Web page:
Shooting victims honored at GR Hispanic festival

Grand Rapids

GRAND RAPIDS, Mich. (WOOD) — Friday marked the 42nd annual Hispanic festival in Grand Rapids. 

“We have never been before, but our family is here visiting, and we figured this would be nice to come see,” said Walter Jordan, as he stood in line to grab a taco. 

Jordan is one of 2,000 people expected to attend the three-day festival at Calder Plaza. 

“It’s not just Mexican, it’s Dominican, Puerto Rican, everybody. I think it’s a beautiful thing because variety is the spice of life,” said Lisa Puente, who attended the festival.

This year’s festival was a bit more somber than previous years because it followed ICE raids across the country and a mass shooting in El Paso Texas, where the Latinx community was targeted.

“I think it’s a really sensitive time for what’s going on in our country,” Puente said.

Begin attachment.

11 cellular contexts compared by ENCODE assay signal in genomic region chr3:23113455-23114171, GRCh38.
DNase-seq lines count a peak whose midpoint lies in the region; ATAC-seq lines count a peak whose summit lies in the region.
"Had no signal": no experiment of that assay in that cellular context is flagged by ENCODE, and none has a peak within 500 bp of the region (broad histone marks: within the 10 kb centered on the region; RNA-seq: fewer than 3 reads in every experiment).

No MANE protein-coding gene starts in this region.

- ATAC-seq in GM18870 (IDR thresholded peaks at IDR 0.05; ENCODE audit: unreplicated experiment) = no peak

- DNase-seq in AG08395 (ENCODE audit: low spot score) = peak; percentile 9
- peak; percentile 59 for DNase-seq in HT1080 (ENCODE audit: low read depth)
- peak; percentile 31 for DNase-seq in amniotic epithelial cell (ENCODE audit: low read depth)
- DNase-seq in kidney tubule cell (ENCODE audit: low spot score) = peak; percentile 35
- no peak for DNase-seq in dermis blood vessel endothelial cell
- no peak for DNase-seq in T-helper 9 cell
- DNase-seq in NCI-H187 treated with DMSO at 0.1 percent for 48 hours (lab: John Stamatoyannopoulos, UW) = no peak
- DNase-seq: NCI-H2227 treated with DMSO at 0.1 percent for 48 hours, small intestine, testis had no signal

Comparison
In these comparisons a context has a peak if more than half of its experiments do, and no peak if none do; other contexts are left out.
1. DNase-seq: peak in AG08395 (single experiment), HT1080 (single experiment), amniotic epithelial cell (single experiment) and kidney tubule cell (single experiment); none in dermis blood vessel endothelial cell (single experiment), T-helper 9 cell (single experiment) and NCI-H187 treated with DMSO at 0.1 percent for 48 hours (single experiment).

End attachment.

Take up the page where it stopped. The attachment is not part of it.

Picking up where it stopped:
While the festival normally focuses on having pride in your heritage, Friday organizers made sure to take a moment to honor people killed in recent tragedies across the nation. 

A photo of people at a vigil at Grand Rapids Hispanic Festival on Aug. 9, 2019.
A photo of people at a vigil at Grand Rapids Hispanic Festival on Aug. 9, 2019.

“People have tried to make us not feel welcome and not feel at home,” said Bo Torres with the Hispanic Center of West Michigan as he stood on stage. “Remember Dayton, Ohio. Remember El Paso, Texas. Remember the events that happened at the California Garlic Festival and think about how we as a community can come together.”

Organizers say considering those tragedies and hateful messages about the Latinx community, they wanted to make sure the recent tragedies didn’t stop anyone from enjoying the festival.

Event planners worked with several police agencies and a private security team to ensure safety. They also had an evacuation plan in place.

Organizers say this is about standing tall in the face of adversity and being proud of who you are.

“We cannot let fear win,” Torres said. “We can face the issues. We can face all the language they use against us and turn it into something positive.”

The Hispanic festival continues through 5:30 p.m. Sunday.

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